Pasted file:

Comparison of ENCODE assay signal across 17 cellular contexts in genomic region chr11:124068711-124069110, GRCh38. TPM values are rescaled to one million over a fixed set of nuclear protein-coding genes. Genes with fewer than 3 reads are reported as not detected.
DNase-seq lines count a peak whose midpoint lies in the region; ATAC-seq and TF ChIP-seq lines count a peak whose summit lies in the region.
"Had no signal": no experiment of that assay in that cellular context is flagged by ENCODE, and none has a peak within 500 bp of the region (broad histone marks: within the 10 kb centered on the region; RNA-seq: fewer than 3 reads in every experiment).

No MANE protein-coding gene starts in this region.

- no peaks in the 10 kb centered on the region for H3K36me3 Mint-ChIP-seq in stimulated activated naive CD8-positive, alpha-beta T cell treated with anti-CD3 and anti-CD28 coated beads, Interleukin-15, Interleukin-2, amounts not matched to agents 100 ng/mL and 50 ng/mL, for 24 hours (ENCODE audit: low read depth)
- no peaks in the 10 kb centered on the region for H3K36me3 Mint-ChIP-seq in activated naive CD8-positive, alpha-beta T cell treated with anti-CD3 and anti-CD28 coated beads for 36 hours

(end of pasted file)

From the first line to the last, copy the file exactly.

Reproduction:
Comparison of ENCODE assay signal across 17 cellular contexts in genomic region chr11:124068711-124069110, GRCh38. TPM values are rescaled to one million over a fixed set of nuclear protein-coding genes. Genes with fewer than 3 reads are reported as not detected.
DNase-seq lines count a peak whose midpoint lies in the region; ATAC-seq and TF ChIP-seq lines count a peak whose summit lies in the region.
"Had no signal": no experiment of that assay in that cellular context is flagged by ENCODE, and none has a peak within 500 bp of the region (broad histone marks: within the 10 kb centered on the region; RNA-seq: fewer than 3 reads in every experiment).

No MANE protein-coding gene starts in this region.

- no peaks in the 10 kb centered on the region for H3K36me3 Mint-ChIP-seq in stimulated activated naive CD8-positive, alpha-beta T cell treated with anti-CD3 and anti-CD28 coated beads, Interleukin-15, Interleukin-2, amounts not matched to agents 100 ng/mL and 50 ng/mL, for 24 hours (ENCODE audit: low read depth)
- no peaks in the 10 kb centered on the region for H3K36me3 Mint-ChIP-seq in activated naive CD8-positive, alpha-beta T cell treated with anti-CD3 and anti-CD28 coated beads for 36 hours